Increased funding for long-awaited King’s Dyke Level Crossing project approved by Cambridge & Peterborough Combined Authority - but delays are ahead
- Credit: Archant
Massively increased funding for the long-awaited King’s Dyke Level Crossing project has been approved by combined authority bosses - but the project is still facing delays.
Councillors approved additional funding for the long-awaited King’s Dyke Level Crossing project at a meeting yesterday (Wednesday October 31) of Cambridge & Peterborough Combined Authority (C&PCA).
But the meeting heard there are still a number of issues facing the project.
Chris Twigg, Peterborough City Council’s director of transport was at the meeting to explain the issues facing the project, he said: “While the importance of this project has never been in doubt, it is a complicated and difficult scheme to fund because of all the anomalies in the planning, not the least of which is the fact that the road has a pronounced dip in the middle of it where the railway tracks run”.
Mr Twigg told councillors that it was not possible to give a precise start date, he added: “We’re asking the Combined Authority for an additional £16.4m which may be required as a contingency fund, when the project finally gets under way.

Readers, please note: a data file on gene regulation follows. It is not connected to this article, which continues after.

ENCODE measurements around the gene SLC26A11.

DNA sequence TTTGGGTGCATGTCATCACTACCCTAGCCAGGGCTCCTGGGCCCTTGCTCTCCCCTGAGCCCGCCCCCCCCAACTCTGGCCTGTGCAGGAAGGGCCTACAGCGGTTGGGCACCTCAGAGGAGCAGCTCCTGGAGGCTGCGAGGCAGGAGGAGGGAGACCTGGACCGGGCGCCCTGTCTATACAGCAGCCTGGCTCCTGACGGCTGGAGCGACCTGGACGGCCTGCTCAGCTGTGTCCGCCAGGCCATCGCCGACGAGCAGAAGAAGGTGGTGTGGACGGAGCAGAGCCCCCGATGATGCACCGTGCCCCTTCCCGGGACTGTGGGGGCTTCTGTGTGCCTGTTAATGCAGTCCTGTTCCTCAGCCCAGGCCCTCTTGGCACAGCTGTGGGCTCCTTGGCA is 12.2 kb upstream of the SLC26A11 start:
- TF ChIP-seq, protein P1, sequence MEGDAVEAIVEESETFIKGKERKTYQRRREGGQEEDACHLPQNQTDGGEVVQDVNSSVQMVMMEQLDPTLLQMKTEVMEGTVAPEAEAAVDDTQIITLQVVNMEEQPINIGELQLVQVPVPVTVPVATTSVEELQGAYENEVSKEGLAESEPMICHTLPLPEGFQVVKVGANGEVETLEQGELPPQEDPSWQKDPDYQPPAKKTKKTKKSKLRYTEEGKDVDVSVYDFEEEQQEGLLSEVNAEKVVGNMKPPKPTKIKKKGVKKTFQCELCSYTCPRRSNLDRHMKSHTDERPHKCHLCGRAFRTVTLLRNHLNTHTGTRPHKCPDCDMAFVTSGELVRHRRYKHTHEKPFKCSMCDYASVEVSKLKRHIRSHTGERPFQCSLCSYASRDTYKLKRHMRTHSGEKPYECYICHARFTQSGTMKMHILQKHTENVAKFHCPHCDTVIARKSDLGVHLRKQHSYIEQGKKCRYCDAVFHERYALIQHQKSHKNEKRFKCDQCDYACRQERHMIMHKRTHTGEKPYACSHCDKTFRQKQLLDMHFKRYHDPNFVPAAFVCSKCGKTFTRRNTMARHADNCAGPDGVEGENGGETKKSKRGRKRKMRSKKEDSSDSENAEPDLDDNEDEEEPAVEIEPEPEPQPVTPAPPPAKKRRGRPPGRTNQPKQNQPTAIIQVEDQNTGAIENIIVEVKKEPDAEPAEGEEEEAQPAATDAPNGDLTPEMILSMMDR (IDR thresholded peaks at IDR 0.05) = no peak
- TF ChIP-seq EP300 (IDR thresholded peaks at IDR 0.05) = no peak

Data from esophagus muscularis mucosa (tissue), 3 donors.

“The additional money is needed because of the high cost of the land purchased – some 13 per cent of the overall budget – consequently, there is only an 80 per cent chance that this project will come in on time or on budget.”
Cllr John Holdich, leader of Peterborough Council argued that the A605 project, while complex is “as important a scheme for Fenland as the A47 dualling for the East-West corridor”.
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“Our transport users are having their economy damaged by this route as it currently stands,” he added.
Cllr Steve Count, leader of Cambridgeshire County Council, added: “This route should have been done 20 years ago.
“The crossing tailbacks affect houses along the road for several miles, and residents cannot get out of their drives at peak times when the queues of traffic are at their worst. This project must be delivered, and now.”
The King’s Dyke Level Crossing Scheme is badly needed as the route passes through an economically important part of the county, with plans for 1000 new homes, but at peak times there are as many as 120 train movements per day, and traffic can wait for as many as two to three closures before getting across.